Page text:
The net number of jobs created by the  government of President Hassan Rouhani  stood at 650,000 per annum.
The net number of jobs created by the  government of President Hassan Rouhani  stood at 650,000 per annum.

Another Pie in the Sky

Another Pie in the Sky

The promise of creating 1.2 to 1.5 million jobs annually made by two presidential hopefuls, namely Mohammad Baqer Qalibaf and Seyyed Ebrahim Raeisi, in their stump speeches seems like another enticement aimed at winning over the Iranian electorate.
According to official figures, the net number of jobs created by the government of President Hassan Rouhani stood at 650,000 per annum. The previous government led by Mahmoud Ahmadinejad added 10,000 jobs to the economy on a yearly basis.
“It is impossible to generate 1.5 million jobs per year, not only in Iran but also in any country of the same economic background and potential,” economist Hadi Haqshenas told the Persian daily Shahrvand.
“Job creation, economic growth, containment of inflation and increasing per capita income are concepts university students of economics learn during their first year. In other words, those who have a limited knowledge of such concepts know that such employment statistics are unlikely to be feasible,” he added.
Referring to the Iranian economy’s scarce resources, Haqshenas said, “Our country is facing external challenges like sanctions on the one hand and internal issues such as mismanagement on the other.”
The economist noted that to create as many jobs as promised, the country’s revenues need to more than double in four years.
“Does Iran’s economy have such a capacity?” he asked rhetorically.
“Adding 1.2 million or 1.5 million jobs on a yearly basis is only a pie in the sky. Presidential contenders need to specify the tools or resources they plan to employ in order to attain these objectives.”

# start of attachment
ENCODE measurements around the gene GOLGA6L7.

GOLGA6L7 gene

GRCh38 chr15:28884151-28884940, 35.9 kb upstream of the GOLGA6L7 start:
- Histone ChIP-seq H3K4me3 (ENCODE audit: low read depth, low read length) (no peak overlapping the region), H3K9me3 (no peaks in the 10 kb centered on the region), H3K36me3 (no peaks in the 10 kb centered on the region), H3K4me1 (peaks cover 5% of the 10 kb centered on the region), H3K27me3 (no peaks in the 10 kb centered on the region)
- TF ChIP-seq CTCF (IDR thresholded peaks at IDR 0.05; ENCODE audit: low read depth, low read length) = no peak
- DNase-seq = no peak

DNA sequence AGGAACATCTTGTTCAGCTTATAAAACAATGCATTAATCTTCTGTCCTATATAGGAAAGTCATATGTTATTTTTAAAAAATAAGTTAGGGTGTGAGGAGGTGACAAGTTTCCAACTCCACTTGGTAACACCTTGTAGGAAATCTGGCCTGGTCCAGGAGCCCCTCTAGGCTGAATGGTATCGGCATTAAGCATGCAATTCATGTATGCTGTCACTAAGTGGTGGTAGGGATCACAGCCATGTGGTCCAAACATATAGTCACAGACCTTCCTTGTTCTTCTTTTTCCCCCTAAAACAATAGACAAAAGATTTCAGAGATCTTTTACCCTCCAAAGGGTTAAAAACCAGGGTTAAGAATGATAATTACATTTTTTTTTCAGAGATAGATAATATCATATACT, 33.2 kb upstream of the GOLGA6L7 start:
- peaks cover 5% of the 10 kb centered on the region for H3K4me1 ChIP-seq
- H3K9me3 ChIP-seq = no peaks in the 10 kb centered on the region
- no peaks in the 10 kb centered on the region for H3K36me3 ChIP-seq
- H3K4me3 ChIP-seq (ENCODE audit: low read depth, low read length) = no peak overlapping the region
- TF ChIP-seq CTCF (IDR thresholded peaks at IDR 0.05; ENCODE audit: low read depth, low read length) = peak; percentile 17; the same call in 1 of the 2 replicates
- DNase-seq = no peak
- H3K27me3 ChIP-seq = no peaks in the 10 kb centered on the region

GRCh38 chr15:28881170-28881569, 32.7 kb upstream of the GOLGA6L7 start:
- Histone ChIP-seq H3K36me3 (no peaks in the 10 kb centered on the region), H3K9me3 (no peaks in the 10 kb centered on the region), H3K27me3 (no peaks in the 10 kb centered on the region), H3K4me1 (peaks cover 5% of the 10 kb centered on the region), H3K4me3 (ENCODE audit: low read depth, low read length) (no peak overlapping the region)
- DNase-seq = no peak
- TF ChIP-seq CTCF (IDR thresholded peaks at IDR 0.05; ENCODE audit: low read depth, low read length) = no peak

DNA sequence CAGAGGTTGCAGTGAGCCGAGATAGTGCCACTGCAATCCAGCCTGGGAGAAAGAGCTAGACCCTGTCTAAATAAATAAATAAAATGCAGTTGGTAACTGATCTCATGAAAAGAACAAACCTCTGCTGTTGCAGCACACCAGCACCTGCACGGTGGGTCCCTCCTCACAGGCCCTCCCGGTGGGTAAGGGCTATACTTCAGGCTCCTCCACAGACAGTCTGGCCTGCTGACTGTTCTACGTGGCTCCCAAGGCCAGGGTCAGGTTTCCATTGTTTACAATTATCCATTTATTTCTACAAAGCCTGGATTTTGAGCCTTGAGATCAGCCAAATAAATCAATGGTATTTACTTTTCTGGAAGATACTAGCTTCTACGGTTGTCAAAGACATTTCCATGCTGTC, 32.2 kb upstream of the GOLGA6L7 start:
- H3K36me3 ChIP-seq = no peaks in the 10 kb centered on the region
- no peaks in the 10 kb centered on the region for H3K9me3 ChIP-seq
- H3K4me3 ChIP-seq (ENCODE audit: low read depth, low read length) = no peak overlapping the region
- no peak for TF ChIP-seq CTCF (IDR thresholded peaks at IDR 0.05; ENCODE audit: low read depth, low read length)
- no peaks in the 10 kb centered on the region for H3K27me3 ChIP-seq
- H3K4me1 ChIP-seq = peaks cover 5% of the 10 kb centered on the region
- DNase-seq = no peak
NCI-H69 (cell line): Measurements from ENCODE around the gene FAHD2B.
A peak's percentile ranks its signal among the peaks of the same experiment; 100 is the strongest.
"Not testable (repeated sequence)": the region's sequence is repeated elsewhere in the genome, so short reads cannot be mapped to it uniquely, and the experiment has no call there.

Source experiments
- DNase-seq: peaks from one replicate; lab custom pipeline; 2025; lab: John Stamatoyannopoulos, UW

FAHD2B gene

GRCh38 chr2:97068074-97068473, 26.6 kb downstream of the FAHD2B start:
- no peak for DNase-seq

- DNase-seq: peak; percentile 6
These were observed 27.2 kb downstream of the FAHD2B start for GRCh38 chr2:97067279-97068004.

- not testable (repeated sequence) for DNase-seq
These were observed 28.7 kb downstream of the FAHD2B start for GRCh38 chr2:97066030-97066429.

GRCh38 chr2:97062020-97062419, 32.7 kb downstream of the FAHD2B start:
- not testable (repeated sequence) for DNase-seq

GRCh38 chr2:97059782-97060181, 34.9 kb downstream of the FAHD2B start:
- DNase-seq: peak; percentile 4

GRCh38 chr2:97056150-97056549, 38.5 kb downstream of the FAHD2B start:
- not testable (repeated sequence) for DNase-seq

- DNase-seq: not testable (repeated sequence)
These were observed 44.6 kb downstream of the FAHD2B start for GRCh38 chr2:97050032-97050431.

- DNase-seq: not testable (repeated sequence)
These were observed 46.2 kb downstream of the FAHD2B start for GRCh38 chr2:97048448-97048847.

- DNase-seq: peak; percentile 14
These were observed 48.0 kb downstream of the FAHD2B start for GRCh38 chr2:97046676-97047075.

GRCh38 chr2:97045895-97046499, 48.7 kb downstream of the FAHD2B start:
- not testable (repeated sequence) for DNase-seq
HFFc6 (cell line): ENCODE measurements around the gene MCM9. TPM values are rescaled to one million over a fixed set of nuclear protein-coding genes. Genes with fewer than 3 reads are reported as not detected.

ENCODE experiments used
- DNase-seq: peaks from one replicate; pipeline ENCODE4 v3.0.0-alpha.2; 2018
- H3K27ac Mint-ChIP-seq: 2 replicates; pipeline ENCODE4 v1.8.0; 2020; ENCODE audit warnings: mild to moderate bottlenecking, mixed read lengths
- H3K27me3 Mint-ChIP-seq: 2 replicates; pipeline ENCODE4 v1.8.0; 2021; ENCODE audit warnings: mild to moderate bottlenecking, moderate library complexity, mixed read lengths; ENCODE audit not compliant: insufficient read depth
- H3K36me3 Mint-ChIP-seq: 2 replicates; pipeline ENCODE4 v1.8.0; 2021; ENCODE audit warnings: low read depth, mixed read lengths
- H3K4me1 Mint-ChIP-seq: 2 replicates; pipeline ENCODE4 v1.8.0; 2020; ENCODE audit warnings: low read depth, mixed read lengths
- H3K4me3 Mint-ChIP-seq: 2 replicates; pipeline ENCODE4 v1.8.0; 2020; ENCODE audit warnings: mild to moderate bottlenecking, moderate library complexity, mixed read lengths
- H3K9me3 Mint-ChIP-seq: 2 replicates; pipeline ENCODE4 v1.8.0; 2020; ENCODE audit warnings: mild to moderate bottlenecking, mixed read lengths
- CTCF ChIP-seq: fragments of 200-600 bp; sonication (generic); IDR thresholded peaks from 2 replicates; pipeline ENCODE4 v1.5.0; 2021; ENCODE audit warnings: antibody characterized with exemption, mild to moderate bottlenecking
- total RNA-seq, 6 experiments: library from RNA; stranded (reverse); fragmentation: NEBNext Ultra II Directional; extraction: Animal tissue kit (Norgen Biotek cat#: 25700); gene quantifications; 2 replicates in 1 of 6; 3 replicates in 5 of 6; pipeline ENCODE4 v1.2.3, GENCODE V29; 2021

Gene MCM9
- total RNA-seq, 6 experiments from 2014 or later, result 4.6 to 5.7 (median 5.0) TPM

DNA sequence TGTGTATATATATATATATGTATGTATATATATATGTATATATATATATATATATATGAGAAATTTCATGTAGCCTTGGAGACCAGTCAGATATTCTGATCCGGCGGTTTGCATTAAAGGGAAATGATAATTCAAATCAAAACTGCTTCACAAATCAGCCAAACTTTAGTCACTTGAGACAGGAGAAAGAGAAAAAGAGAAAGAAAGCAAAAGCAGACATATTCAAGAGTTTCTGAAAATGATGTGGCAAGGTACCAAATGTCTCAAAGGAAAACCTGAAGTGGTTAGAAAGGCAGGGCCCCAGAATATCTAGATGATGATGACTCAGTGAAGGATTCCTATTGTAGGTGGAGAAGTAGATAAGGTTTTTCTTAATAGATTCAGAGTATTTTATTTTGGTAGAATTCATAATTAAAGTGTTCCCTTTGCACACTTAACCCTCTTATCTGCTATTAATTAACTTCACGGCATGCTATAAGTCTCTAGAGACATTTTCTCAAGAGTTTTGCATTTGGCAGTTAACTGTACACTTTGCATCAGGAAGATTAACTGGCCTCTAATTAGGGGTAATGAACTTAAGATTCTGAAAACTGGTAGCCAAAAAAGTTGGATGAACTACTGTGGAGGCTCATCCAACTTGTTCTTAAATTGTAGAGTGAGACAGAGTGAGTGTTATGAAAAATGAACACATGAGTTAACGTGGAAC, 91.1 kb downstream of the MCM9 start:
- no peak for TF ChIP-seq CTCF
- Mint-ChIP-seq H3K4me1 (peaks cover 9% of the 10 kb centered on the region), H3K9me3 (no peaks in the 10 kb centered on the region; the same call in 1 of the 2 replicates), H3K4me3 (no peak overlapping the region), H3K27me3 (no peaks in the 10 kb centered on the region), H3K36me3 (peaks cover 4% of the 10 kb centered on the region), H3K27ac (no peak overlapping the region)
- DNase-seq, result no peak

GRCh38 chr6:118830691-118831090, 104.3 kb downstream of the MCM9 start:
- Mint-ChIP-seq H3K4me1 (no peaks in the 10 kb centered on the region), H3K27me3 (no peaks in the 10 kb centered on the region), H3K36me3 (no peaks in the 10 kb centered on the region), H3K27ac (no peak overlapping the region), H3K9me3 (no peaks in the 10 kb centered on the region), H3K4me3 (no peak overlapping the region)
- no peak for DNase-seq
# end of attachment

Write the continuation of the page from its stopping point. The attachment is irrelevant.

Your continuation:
To Jamshid Pajouyan, economy professor at Allameh Tabatabaie University, job creation is contingent on attracting foreign investment. Domestic resources, either in capital market or banks, are limited and the government needs to focus on improving relations with foreign countries by creating an environment conductive to investment. It should also empower executives of macro- and micro-economic entities to help create real potential for foreign investment.
“It is impossible to fulfill this promise given the fact that Iran’s economy is a single-product economy and not a manufacturing one. This is a sticky issue that will not go away in four years. A third of the country’s revenues are gained through the sale of one item [oil], the exports of which do not add many jobs to the economy,” Pajouyan said.  
Echoing the economists’ comments, Minister of Cooperatives, Labor and Social Welfare Ali Rabiei also chimed in by saying, “Those who make such promises are either clueless about numbers and the science of economics or don’t have an economic advisor.”  
According to the Statistical Center of Iran, Iran’s unemployment rate stood at 12.4% last fiscal year (ended March 20, 2017), registering a 1.4% rise compared with the preceding year.
The SCI data show 3.2 million Iranians were unemployed last year–10.5% of men (or 2.19 million) and 20.7% of women (or 1.01 million) of ages 10 and above were jobless during the period.
The youth unemployment rate, i.e. the proportion of the population between the ages of 15 and 29, stood at 25.9%, posting a 2.6% rise.

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